Real estate issues connect the various characters in The Crooked Boundary, a novel by Australian author Ian Bradshaw. The title provides a play on words, referring to a misplaced boundary dividing two pieces of land in which the owners have a history marked by crooked business dealings related to dot-com businesses in Australia and Brazil.
The plot revolves around Cruz Bardot, a Gulf War veteran who becomes aware of the shady dot-com dealings, the profits from which are being invested in a proposed country club and golf course. Cruz is inspired to find some form of justice for those who were cheated out of their money.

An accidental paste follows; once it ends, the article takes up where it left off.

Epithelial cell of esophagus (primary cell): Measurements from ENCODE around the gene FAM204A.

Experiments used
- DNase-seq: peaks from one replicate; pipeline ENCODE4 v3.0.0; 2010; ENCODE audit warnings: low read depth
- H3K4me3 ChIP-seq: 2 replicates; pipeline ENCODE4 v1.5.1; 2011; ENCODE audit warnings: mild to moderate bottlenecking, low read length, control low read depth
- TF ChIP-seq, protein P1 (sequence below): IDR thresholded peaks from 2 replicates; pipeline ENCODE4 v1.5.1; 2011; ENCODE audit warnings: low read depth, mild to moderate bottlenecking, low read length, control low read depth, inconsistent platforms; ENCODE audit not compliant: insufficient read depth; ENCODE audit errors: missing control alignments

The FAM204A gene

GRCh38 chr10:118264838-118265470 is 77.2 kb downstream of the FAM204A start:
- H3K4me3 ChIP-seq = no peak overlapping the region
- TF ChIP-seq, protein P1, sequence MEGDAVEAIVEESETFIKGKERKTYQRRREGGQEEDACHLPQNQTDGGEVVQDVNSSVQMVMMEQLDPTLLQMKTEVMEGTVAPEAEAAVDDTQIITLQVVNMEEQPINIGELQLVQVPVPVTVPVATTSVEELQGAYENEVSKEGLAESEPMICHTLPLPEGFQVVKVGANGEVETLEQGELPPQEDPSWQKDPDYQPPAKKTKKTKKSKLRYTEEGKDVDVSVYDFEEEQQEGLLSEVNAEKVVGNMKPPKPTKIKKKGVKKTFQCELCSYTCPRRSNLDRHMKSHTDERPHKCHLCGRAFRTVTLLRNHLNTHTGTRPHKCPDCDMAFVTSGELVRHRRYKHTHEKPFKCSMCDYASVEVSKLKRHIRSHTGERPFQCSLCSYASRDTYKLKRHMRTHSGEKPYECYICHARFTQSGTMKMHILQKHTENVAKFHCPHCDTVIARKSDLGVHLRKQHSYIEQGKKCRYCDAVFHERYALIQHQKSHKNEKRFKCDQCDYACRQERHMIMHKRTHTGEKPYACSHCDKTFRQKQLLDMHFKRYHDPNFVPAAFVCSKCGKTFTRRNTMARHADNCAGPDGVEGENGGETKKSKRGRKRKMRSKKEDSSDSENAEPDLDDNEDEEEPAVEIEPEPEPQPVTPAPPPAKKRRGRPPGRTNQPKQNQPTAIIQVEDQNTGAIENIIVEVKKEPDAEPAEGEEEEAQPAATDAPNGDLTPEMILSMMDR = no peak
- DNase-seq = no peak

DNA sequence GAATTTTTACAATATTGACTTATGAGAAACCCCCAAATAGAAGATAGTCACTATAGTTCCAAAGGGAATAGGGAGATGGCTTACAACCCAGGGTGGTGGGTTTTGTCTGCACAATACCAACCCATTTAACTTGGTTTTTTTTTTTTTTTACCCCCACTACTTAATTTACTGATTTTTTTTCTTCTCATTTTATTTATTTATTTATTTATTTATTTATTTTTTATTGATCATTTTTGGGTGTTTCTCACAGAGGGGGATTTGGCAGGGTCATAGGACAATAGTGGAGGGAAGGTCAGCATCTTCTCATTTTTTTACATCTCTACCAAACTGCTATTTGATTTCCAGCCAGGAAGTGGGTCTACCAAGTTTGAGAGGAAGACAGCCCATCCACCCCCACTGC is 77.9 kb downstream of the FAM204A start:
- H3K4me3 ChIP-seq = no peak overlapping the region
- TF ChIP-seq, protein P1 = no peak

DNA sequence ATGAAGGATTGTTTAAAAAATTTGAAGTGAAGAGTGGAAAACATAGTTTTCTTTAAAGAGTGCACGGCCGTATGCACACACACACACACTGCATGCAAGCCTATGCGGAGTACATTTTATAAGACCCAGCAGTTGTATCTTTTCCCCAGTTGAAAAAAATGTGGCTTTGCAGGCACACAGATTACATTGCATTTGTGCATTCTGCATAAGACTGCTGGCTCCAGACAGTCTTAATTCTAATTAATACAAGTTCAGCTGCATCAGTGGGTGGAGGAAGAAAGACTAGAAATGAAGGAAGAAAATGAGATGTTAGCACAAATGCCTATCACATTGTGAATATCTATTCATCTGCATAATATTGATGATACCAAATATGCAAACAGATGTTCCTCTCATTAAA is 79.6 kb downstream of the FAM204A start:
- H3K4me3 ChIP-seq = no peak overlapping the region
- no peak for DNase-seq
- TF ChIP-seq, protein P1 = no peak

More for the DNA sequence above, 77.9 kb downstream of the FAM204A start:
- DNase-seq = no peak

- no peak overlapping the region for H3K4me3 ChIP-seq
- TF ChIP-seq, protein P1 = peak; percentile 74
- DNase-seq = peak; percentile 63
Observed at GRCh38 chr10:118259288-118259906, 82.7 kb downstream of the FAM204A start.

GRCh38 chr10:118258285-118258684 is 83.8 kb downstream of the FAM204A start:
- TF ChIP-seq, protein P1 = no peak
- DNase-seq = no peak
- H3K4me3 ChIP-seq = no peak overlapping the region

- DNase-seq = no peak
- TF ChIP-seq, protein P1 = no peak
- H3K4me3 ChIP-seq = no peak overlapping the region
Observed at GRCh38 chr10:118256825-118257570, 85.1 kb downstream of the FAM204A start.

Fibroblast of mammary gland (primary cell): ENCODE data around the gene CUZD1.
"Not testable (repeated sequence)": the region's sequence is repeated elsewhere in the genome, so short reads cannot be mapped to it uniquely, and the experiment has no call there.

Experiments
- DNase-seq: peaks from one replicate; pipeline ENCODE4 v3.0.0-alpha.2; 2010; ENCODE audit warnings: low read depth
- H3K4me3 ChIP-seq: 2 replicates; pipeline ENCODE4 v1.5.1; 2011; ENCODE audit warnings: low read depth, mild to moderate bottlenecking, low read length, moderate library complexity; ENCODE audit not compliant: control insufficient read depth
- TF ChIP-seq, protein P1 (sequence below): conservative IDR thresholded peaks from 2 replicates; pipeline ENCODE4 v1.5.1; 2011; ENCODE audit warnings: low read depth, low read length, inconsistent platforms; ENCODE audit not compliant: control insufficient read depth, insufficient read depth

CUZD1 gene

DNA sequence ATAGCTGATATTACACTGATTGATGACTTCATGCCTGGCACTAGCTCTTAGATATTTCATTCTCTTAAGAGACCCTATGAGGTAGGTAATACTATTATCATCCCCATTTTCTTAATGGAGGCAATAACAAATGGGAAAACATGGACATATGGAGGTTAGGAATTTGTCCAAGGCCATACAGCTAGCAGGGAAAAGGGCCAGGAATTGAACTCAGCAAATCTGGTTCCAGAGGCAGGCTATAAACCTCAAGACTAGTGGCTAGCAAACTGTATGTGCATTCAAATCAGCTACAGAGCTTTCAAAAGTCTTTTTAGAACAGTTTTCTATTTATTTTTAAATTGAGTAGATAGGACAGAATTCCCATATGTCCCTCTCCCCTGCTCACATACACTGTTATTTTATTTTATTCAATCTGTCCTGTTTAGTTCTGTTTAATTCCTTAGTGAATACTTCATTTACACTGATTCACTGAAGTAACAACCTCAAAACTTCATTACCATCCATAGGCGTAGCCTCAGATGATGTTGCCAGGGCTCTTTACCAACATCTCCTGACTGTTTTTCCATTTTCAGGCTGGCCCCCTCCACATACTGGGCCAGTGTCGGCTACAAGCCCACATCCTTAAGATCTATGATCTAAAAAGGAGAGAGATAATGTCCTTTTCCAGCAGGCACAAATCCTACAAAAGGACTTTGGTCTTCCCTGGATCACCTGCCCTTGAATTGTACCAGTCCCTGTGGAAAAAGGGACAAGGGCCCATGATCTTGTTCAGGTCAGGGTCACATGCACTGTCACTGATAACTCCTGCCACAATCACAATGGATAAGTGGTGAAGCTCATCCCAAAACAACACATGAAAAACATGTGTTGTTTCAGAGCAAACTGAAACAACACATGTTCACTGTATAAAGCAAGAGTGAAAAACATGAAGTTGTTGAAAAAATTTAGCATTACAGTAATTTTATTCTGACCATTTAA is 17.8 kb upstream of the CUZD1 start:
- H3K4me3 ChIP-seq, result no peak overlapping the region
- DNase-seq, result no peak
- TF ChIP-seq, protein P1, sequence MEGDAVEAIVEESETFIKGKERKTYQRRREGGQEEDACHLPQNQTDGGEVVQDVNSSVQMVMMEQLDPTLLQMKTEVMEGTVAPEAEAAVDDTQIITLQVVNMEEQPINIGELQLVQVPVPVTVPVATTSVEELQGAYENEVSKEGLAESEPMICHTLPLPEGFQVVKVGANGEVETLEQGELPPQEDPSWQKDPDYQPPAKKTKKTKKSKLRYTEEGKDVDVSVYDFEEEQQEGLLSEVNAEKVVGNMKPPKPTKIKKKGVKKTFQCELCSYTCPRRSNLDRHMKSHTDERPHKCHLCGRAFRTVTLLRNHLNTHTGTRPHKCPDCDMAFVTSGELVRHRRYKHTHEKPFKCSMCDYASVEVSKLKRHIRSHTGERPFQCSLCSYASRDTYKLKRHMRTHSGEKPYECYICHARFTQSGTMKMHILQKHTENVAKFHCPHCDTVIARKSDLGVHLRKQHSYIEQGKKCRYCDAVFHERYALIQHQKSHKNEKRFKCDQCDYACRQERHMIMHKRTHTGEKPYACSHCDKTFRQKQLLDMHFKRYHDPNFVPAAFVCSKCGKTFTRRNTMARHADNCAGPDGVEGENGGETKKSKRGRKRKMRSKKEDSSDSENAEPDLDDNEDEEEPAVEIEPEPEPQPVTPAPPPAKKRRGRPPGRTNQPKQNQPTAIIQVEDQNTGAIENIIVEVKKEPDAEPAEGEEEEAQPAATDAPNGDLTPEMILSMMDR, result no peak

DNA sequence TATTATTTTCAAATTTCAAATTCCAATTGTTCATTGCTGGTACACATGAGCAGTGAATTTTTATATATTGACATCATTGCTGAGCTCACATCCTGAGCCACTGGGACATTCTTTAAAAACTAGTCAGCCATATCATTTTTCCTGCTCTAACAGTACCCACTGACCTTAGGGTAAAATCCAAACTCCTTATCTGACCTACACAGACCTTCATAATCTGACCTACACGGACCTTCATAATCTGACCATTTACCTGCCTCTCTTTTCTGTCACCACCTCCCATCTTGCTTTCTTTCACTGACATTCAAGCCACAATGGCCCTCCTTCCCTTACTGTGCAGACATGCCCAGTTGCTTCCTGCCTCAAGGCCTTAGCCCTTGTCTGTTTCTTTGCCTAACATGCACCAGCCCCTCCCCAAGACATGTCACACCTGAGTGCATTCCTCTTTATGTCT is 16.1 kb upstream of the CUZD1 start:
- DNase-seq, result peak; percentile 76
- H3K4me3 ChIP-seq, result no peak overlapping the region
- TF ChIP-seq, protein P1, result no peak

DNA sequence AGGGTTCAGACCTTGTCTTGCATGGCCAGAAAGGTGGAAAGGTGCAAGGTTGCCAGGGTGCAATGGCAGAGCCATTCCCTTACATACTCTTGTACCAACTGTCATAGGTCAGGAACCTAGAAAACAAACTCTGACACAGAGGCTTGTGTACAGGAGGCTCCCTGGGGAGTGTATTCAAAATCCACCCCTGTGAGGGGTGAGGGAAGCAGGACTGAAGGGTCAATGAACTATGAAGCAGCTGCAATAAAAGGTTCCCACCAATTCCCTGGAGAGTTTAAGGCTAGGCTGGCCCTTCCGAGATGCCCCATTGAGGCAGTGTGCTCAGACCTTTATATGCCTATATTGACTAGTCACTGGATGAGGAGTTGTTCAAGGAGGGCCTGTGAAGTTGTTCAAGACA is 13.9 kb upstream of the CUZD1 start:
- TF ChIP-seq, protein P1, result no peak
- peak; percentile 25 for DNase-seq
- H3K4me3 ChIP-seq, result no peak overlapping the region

Had Cruz achieved a resolution to the issue that would satisfy readers, The Crooked Boundary would deliver a fairly compelling plot. Unfortunately, the conclusion is anticlimactic at best — and that’s just one area where the novel fails to engage.
The problems are clear from the start, as the book spends no time fleshing out characters before diving straight into the story. The flow of the novel is greatly hampered by unnatural dialogue, used to deliver information, both relevant and superfluous, rather than enhance action or character. The exchanges are often presented in large, dense swaths, causing the story to become a dry, colorless recitation of facts. As a result, the plot never gains momentum.
The Crooked Boundary has other readability issues. Persistent sentence structure problems make both the third-person narration and dialogue confusing, and grammatical errors are pervasive.
In sum, the book requires revision before it can satisfy a reading audience.
Also available as an ebook.